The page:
Movie Stars: Women–Can They Conquer Hollywood?

Mark the date:

In 2005, women are playing more substantial and interesting roles than their male counterparts. That some of these roles are contained in the more typically “male” genres, such as thrillers, actioners, and horror flicks, makes it a double cause for celebration.

With the exception of half a dozen blockbusters and tent pole movies, such as “Batman Begins,” “War of the Worlds” and “Charlie and the Chocolate Factory,” 2005 may go down in film history as the year in which women have finally arrived. It was by no means an easy, smooth, or quick process–it took about half a century. However, a close look at femme roles these days reveals that for the first time in Hollywood’s history, women have the upper hand.

What better indication of the improved status and increased visibility of women than the path taken by Scarlett Johansson. Could you think of two directors that are more of polar opposites than Woody Allen and Michael Bay Yet, Johansson, who impressed two years ago in “Lost in Translation,” can be seen in Bay’s sci-fi-actioner “The Island” and in Woody Allen’s upcoming “Match Point,” which premiered in Cannes.

The turning point might have been in 2002, when “Chicago” broke records not only for being the first musical to have won the Best Picture Oscar since 1968’s “Oliver!” but also for being an entirely female-driven film, focusing on a triangle of women, played by Renee Zellweger, Catherine Zeta-Jones, and Queen Latifah. This year, Rob Marshall is back as the helm of another femme-driven narrative, “Memoirs of a Geisha,” starring Asian Zhang Ziyi.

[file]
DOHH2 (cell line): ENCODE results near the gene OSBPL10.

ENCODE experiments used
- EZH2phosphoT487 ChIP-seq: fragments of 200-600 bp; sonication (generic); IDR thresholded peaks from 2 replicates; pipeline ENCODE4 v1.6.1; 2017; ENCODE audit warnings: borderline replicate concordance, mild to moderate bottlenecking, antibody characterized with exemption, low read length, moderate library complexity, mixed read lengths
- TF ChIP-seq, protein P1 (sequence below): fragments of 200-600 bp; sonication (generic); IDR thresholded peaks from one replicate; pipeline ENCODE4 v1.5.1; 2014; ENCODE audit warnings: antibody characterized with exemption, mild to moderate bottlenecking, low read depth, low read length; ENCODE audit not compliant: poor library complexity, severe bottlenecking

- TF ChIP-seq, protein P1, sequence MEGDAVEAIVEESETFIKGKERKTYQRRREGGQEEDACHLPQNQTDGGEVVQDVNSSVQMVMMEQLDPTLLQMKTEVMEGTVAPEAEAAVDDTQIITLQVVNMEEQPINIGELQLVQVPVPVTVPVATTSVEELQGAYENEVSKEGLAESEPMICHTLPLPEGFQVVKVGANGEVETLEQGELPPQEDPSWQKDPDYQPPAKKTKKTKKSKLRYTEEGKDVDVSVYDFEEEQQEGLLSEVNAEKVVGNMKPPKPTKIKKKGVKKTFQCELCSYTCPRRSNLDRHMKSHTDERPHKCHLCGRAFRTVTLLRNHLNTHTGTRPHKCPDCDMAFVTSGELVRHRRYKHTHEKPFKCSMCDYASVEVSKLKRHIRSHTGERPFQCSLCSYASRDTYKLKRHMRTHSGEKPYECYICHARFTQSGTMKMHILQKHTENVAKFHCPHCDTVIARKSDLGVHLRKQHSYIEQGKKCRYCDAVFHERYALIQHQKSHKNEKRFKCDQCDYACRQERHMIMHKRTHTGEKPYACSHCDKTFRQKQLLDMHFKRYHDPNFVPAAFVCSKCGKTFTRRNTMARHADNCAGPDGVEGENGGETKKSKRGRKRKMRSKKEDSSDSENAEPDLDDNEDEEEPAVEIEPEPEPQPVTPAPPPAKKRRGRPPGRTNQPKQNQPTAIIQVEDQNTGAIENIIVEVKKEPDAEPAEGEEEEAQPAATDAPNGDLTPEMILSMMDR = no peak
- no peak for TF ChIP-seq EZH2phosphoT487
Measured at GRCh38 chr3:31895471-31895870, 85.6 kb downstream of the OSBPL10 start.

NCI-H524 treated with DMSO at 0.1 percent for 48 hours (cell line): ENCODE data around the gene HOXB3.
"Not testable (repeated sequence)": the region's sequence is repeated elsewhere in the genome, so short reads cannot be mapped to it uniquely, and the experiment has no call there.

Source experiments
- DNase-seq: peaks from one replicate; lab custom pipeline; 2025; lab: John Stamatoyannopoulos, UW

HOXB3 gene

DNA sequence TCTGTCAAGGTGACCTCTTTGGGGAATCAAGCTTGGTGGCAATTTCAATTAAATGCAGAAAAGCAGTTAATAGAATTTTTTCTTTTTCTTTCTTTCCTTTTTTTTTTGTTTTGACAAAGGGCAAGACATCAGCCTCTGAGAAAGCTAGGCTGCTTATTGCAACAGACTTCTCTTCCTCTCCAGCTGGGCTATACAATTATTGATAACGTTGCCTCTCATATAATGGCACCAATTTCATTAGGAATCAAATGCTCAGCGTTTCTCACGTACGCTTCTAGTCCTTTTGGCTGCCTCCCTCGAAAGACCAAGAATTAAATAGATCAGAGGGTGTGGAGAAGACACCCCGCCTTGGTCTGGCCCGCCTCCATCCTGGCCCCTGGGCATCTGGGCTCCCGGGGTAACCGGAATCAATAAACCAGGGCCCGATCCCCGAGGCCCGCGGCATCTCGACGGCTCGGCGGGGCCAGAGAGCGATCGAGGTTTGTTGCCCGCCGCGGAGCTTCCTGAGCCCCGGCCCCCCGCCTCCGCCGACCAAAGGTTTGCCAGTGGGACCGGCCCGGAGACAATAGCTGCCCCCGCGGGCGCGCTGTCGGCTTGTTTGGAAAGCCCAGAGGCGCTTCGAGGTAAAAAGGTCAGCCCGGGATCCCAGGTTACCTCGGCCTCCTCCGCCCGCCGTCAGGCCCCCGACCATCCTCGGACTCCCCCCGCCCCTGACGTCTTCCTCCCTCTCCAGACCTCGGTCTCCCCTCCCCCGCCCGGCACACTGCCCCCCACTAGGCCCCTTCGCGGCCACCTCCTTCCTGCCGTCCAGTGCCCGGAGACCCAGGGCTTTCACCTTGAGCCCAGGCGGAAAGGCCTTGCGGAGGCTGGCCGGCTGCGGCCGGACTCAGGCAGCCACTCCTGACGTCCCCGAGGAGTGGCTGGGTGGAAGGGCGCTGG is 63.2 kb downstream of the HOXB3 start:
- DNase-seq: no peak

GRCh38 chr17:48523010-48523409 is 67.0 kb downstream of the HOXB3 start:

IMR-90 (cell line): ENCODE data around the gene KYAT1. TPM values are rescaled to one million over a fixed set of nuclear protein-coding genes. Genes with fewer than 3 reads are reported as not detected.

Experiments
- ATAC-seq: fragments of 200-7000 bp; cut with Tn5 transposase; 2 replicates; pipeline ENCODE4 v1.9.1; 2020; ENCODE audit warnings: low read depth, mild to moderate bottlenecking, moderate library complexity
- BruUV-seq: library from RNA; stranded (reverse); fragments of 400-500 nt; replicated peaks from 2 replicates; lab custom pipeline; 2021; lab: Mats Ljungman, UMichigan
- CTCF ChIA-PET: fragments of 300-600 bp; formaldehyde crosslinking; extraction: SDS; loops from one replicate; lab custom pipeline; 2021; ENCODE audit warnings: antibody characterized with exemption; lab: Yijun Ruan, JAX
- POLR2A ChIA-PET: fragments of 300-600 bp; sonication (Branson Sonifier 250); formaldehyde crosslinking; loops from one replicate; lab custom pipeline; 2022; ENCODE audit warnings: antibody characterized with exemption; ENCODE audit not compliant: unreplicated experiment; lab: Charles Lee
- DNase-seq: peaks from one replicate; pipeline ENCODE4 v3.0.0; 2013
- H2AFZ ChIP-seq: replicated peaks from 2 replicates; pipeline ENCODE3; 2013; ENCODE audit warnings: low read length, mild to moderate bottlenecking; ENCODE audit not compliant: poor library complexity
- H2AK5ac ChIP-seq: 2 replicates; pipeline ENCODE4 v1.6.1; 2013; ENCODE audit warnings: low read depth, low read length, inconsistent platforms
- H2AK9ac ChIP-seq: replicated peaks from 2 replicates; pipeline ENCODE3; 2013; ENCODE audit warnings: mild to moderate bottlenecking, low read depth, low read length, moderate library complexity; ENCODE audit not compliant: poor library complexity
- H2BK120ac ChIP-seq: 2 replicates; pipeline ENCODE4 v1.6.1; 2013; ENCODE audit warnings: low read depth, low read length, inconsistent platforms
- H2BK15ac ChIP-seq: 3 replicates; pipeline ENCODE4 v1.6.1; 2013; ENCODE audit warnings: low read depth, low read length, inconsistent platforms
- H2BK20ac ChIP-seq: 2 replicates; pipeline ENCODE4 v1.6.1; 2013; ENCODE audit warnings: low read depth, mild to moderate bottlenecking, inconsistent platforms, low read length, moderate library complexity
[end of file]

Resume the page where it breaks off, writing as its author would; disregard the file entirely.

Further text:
Competing for the 2002 Best picture (and other laurels), and winning Best Actress for Nicole Kidman, “The Hours” also made history by offering not one but three leading roles for women–never mind the politics of lead versus supporting–played by Kidman, Meryl Streep, and Julianne Moore. Moore carried with charisma and talent another high-profile film, Todd Haynes’ “Far from Heaven,” in which, for a change, it was the men who played the second bananas. Moore then effortlessly segued into a more conventional Hollywood thriller, “Forgotten,” which was designed for her.

Younger or older, stunningly beautiful or more ordinary looking, women now dominate American films in unprecedented ways, proving they can command critical attention and carry a film on their own shoulders. Indeed, for the first time in 60 years, women are on top–above the title–with Hollywood planning major, big-budget studio movies that revolve around women.

They often have to do it on their own, with not much help from the other sex. Take the career of Sandra Bullock (“Miss Congeniality” film series), who might have been the blaze trailer for the new trend of making star vehicles that totally depend on their female star–with or without a strong male counterpart. The second film of the series, which is more of a buddy-buddy story, pairs her with African American actress Regina King (of “Ray” fame).

This year would boast overt two-dozen female vehicles in both mainstream Hollywood and the indie sector, sort of Off-Hollywood. The list would be much longer, if you add to it non-American (English-speaking) and foreign-language film. Aussie actress Cate Blanchett, who took Hollywood by storm seven years ago with “Elizabeth,” was seen in 2003 in two leading roles, in the biopicture of Irish journalist, “Veronica Guerin,” and in the Western melodrama, “The Missing.” Blanchett won the Supporting Oscar for impersonating Katharine Hepburn in “Aviator,” which opened just days before her other film, Wes Anderson’s “The Life Aquatic.”